Highest Rated Comments


WinSanTor8 karma

Katie:

Wow, lots of questions...I'll do my best.

  1. Yes, our drug targets and seems to regenerate nerves themselves, it does not cure the cause of the neuropathy. Because of this we are hopeful that it can treat idiopathic neuropathy as well.
  2. That was a concern of ours (really mine) but so far we haven't seen any evidence of this
  3. Yes. Dead nerves are dead and we can't bring them back to life. But we believe that our drug can support the remaining nerves and cause collateral sprouting to 'fill in' the space left by the dead nerves. But that assumes that there are enough remaining nerves to do so. I can't really say when would be too long, since some neuropathies occur rapidly and others are slower.
  4. Exercise is pretty great for nerve health.
  5. Our early testing in humans is very promising. I can't say too much on this until our next paper is published, but I'm hopeful.

WinSanTor7 karma

Stan: Sorry if I'm taking two steps backwards to move forward. Clinical trials is Phase 1 (safety), Phase 2 (activity and safety) and Phase 3 (safety and efficacy). Typically, this is first in the US and then after approval, into other countries (Yes, long process).

WST is now in Phase 2 for diabetic peripheral neuropathy, starting in Canada, then in Europe and finally US. This is all planned for this year. We will start trials in the US later this year, hopefully.

Yes, WST-057 was approved in other countries in a pill for stomach ulcers, never approved here. Either way, although faster, still has to go through clinical studies.

WinSanTor7 karma

We are very patient centric - so we are doing everything we can to get an impactful drug to patients ASAP. We are impatient as well. For some patients, they can apply for one of the several trials we'll have ongoing this year. It will start with diabetic peripheral neuropathy. Later, hopefully we will have trials for chemo-induced peripheral neuropathy. We are looking to expand into other forms of neuropathy soon.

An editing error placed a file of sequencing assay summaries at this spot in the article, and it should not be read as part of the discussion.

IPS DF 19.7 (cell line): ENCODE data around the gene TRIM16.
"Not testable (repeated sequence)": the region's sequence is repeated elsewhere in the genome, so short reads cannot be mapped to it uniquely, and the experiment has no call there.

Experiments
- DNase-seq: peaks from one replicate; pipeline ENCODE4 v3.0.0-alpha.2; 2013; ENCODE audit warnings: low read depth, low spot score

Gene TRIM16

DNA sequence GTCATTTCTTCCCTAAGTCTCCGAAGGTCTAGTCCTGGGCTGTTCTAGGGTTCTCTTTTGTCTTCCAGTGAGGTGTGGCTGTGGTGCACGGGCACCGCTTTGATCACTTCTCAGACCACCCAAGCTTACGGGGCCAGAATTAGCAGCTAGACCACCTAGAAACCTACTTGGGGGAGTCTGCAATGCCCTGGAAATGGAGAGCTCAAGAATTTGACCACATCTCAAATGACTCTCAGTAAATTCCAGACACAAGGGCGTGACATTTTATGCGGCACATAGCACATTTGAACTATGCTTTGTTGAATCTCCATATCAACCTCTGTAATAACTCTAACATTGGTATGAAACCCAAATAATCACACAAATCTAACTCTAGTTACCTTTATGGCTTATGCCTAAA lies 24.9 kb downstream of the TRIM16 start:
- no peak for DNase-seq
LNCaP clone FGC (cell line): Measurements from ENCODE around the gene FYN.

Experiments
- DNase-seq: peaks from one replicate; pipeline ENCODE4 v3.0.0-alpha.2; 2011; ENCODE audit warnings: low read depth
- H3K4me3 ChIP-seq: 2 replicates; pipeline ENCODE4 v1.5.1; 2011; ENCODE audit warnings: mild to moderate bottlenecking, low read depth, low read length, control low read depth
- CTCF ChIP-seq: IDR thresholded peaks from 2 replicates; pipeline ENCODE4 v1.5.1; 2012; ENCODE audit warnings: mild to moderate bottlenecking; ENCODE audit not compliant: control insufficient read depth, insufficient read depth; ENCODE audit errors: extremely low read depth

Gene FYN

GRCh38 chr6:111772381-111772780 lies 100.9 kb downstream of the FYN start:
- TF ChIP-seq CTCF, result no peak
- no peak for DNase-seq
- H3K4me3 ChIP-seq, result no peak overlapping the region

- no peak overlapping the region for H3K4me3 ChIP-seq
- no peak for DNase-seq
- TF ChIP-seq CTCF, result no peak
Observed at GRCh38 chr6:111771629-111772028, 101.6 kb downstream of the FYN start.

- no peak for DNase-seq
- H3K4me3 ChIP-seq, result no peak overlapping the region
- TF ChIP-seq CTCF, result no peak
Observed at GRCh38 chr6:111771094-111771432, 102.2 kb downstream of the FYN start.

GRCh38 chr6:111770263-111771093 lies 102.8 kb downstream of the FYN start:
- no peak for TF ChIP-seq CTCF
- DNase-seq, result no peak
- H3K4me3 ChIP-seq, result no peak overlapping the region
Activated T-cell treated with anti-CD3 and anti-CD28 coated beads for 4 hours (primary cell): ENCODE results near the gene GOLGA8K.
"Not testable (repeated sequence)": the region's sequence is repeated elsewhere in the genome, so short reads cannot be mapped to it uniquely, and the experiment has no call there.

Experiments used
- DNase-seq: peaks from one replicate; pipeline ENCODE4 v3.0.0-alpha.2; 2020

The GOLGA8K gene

A lot of our activity will depend on our resources. We are a small company reliant on, for the most part, government grants. This is a field that is neglected from pharmaceutical companies, and thus investors. I've been told that, even with data that shows reversing the disease (some may call it a "cure" for certain types of PN), that there is no market. That is what we fight.

We also want to learn more about our patients, so please to go our website (www.winsantor.com). We have a survey. I'm learning so much from our patients, so please give us feedback. We hope that we will one day be able to convince this industry (yes, my industry) that wanting to develop cures is the only thing we as an industry should focus on (money will follow).

WinSanTor5 karma

Stan: Honestly, I don't know. It seemed like a good idea to me and our team. We figured if we were doing this for patients, why not allow them to benefit in more ways than an eventual drug. Plus, we know we will have them on our minds the whole time (some of my shareholders are very ... "opinionated" - LOL - they are all good).

I'm not from the pharmaceutical world. If you read my bio, you'll see that I come from the world of innovation (mostly technology and biology). I saw something in the pharmaceutical world I didn't like (not everyone, but enough) where I figured we weren't going to play that game. We are trying to develop what we percieve to be a sustainable healthy company.

Sorry if I didn't answer your question. I'm not that smart - LOL.

WinSanTor5 karma

Stan: I've never used AMA either so we are even.

1) Idiopathic is tough for clinical studies or for approval. It is PN with an unknown cause. And with so many different symptoms, it will be hard for us to run trials for idiopathic peripheral neuropathy.

There is hope. Again, we are trying to do everything we can for patients. So, with the new "Right to Try" provisions of the US laws, we may be able to help some patients earlier. One thing patients can do is fill in the survey as we still are learning about peripheral neuropathy generally. I learn so much from patients, including their symptoms. As we see what symptoms are being resolved, we may learn better how nerve regrowth affects these different symptoms.

2) Interestingly, we do see increase in sensation so increase in pain could be an affect we may see in some patients, temporary or otherwise. The data of the scientists have not been published and some of this, we are also validating in the phase 2 studies. But things look promising.

3) I think Katie answered this question.

4) Unfortunately, I cannot tell you what to take, supplements or otherwise.

5) Many animal studies do not translate well. So far (knock on wood), we do see strong correlations between what we saw in the animals and in humans.